“With an increasing number of SUVs on the market, we knew the all-new Tahoe and Suburban needed to reach higher than ever,” said product chief Tim Herrick. “We transformed Tahoe and Suburban to offer all-new technologies and features.”

While both vehicles gain over 4 inches in wheelbase, the Tahoe’s overall length stretches a yawning 6.7 inches to claim 25% more cargo space than the Expedition.

These big beasts are motivated by familiar push-rod V-8 engines — a standard 5.3-liter dynoed at 355 horses, and a 6.2-liter boasting best-in-class 420 horsepower.

The eight-cylinders will be joined for the first time by the class’s only turbodiesel: the same Duramax 3.0-liter inline 6-cylinder offered in the Silverado 1500. Chevy expects it will receive an EPA best-in-segment mpg rating (Silverado makes a best-in-full-size-pickup 33 mpg highway). The diesel's stump-pulling 460 pound-feet of torque equal the 6.2-liter V-8.

The interior will bristle with technology, including a standard 10-inch console touchscreen with standard Apple CarPlay, Android Auto, WiFi hotspot connectivity and up to nine cameras for enhanced towing capability.

"The interior 10.8-inch screen is really nicely integrated from a design standpoint," said Reuss. "Everyone assumed we’d have the same interiors of our pickup trucks, but we don’t. Between Chevy, GMC and Cadillac the interiors are all completely different. They are different and we spent the money to be different."

Work through a record six trims — double the last generation — and a toy chest of goodies are available including a 15-inch color head-up display and dual 12.6-inch rear-seat LCD touchscreens.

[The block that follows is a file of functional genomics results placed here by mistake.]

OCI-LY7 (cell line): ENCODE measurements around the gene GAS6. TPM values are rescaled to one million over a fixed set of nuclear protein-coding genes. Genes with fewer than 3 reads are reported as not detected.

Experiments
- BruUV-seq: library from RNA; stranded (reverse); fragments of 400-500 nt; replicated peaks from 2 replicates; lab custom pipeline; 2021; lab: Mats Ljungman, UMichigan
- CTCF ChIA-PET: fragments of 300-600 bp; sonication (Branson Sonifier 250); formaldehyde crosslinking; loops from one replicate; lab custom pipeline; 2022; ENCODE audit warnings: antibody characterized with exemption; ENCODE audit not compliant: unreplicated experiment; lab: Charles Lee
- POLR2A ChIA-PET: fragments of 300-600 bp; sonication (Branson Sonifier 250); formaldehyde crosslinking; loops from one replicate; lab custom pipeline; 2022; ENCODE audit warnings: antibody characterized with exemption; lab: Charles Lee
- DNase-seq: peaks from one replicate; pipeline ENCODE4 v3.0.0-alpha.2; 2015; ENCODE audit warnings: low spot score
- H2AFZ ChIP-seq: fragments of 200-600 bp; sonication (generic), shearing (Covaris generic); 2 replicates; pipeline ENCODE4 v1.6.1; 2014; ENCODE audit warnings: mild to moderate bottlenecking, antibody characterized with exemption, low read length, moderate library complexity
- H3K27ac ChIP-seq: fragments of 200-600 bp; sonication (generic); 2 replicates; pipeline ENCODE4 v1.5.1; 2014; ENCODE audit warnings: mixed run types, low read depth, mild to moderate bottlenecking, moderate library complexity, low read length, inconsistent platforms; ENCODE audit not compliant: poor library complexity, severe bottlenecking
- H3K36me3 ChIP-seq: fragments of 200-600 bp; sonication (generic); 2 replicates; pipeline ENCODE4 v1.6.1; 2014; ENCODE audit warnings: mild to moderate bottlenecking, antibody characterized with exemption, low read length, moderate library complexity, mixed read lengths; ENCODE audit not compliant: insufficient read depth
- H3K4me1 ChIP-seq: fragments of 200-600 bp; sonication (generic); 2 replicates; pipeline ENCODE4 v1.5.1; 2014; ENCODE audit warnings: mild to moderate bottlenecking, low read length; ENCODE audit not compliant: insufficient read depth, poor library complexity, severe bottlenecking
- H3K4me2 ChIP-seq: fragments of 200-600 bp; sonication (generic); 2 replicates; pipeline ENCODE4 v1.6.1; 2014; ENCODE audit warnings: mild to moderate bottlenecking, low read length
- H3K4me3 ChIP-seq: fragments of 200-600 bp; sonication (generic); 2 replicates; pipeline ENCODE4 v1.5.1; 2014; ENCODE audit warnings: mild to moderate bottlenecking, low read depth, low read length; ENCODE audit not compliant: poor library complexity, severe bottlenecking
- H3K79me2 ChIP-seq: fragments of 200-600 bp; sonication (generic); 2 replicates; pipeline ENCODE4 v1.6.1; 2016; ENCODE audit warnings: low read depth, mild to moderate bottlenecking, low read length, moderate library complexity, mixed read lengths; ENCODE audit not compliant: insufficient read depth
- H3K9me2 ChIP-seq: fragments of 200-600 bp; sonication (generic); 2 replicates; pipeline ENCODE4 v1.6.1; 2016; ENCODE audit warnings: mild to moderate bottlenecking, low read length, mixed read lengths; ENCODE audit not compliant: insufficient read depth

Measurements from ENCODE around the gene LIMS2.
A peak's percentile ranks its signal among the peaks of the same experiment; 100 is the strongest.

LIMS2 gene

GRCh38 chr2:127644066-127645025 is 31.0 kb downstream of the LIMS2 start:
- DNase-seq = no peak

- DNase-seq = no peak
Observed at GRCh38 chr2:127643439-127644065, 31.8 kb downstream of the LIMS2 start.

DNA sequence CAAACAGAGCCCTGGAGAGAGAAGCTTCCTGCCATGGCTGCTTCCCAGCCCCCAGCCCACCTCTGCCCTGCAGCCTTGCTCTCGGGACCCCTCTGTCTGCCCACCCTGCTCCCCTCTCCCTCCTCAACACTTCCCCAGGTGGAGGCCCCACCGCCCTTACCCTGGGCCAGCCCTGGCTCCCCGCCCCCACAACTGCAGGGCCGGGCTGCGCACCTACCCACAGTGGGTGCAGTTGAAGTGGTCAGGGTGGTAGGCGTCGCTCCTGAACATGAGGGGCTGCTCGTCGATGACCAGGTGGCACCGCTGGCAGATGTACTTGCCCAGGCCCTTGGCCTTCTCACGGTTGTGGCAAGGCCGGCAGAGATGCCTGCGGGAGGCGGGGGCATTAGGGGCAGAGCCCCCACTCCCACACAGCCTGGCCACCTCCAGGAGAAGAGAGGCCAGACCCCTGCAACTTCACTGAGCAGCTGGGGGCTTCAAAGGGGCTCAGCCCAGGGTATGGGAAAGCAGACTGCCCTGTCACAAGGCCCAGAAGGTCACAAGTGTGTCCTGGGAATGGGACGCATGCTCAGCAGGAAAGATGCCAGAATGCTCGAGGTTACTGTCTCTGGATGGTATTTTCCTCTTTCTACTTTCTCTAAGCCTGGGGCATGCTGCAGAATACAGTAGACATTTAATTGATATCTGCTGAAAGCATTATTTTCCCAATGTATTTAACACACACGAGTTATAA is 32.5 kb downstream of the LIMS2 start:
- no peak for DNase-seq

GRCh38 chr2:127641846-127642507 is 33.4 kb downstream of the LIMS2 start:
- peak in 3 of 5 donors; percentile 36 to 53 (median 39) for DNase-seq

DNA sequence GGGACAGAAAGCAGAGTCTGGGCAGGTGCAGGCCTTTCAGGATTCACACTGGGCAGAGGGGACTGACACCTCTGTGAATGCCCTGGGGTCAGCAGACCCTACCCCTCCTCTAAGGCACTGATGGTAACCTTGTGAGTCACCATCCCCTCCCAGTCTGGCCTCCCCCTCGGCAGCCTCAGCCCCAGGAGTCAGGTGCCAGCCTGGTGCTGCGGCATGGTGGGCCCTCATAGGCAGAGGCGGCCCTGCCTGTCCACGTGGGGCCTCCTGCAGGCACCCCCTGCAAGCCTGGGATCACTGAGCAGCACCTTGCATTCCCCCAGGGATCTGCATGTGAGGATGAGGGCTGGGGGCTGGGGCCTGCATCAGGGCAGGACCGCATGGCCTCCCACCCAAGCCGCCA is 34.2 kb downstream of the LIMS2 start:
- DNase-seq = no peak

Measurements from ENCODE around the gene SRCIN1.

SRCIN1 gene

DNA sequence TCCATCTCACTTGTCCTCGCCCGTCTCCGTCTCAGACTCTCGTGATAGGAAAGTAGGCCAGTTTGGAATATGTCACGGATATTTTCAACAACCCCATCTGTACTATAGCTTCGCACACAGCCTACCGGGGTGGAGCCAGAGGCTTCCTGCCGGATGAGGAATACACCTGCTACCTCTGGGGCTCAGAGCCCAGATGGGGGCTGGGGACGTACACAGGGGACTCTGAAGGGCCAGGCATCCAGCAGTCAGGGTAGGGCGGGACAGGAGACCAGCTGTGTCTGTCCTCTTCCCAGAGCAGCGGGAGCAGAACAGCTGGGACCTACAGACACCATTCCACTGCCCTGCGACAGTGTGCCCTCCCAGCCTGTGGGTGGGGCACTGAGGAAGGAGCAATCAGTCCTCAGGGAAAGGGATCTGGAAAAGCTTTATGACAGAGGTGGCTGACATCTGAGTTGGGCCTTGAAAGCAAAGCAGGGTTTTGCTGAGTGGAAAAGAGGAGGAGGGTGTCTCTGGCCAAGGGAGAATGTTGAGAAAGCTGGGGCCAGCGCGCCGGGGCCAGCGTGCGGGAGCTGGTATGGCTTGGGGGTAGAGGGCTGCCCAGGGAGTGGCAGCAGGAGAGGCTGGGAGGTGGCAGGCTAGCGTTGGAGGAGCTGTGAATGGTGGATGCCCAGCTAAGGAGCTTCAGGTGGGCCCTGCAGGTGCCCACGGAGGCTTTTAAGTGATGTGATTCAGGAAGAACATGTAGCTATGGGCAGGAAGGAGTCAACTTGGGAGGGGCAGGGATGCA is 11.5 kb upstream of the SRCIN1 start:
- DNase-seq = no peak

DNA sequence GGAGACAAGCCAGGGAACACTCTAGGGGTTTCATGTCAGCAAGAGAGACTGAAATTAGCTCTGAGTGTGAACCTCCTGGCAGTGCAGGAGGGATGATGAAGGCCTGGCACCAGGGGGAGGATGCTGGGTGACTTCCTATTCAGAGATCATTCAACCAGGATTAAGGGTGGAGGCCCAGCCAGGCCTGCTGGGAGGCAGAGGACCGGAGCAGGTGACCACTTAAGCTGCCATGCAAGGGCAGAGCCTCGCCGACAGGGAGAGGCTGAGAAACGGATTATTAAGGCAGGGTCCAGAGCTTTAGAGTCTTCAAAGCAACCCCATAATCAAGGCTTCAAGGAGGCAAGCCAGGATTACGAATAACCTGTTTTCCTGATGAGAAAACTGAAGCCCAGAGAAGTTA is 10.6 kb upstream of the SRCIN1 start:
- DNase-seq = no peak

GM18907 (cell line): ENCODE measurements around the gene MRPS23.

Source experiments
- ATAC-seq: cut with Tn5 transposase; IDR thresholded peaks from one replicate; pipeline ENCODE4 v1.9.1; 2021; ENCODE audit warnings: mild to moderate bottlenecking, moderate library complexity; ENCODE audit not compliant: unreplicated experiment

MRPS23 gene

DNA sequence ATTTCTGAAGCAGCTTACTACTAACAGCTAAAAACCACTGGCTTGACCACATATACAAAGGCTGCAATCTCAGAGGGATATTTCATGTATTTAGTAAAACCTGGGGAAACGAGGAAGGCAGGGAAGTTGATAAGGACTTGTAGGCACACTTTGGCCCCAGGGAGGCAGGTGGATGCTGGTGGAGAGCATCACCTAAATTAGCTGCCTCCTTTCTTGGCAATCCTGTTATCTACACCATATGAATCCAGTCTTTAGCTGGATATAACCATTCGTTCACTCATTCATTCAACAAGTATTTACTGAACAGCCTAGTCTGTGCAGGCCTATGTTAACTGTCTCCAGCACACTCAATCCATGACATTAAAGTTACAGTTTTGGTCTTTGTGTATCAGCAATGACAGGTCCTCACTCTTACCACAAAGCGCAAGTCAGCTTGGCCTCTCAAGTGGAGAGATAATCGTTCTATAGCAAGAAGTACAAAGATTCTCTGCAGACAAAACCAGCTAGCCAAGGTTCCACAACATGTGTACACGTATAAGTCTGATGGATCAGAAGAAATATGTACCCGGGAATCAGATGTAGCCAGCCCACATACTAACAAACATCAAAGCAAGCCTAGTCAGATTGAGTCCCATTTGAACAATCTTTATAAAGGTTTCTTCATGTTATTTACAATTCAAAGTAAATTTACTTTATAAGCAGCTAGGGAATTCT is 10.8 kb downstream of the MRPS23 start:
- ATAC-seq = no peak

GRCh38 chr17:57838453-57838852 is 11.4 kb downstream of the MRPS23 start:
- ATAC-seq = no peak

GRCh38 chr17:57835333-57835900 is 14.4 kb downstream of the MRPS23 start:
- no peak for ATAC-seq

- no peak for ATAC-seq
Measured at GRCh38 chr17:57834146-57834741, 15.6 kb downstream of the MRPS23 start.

All this brain and brawn is wrapped in an exterior that is a mild face-lift over the current version. Like the Silverado pickup, the Suburban fascia gets thinner LED headlights atop its massive split grille with signature LED running-light “cheeks” giving the big brute a cheery appearance.

In addition to the familiar volume LS and up-level LT  trims, Tahoe and Suburban will be available in four more distinct personalities:

  • RST: A sporty look like the RS grade found on the Chevy Blazer crossover with liberally applied black mascara on the grille and exterior highlights, 22-inch wheels and contrasting seat stitching.
  •  Z71: Chevy’s signature off-road package gets knobby tires wrapped around 20-inch wheels, standard all-wheel drive, skid plates and a higher approach-angle for the Outback.
  • Premier: The premium package is a rolling Manhattan condo with magnetic-ride shocks, navigation, Bose 10-speaker audio system, 12-way vented front seat, and enough tech to fly an airliner.
  •  High Country: Borrowed from Silverado, the top trim gets the 6.2-liter V-8 standard, plus the segment’s first air suspension allowing for up to 4 inches of ride-height variability. Touches include expanded color choices and High Country badging, sill plates and seat embroidery.

"We're offering multiple trims, like our pickups. No one else is doing it," said Reuss. "RST, Z51, High Country. We’re looking to grow the segment."

The Tahoe and Suburban will roll off the assembly line in Arlington, Texas, alongside the GMC Yukon and Cadillac Escalade. They are the product of a $1.4 billion plant investment that supports 4,800 employees, 1450 body-shop robots and daily production of 1200 vehicles.

Henry Payne is auto critic for The Detroit News. Find him at hpayne@detroitnews.com or Twitter @HenryEPayne.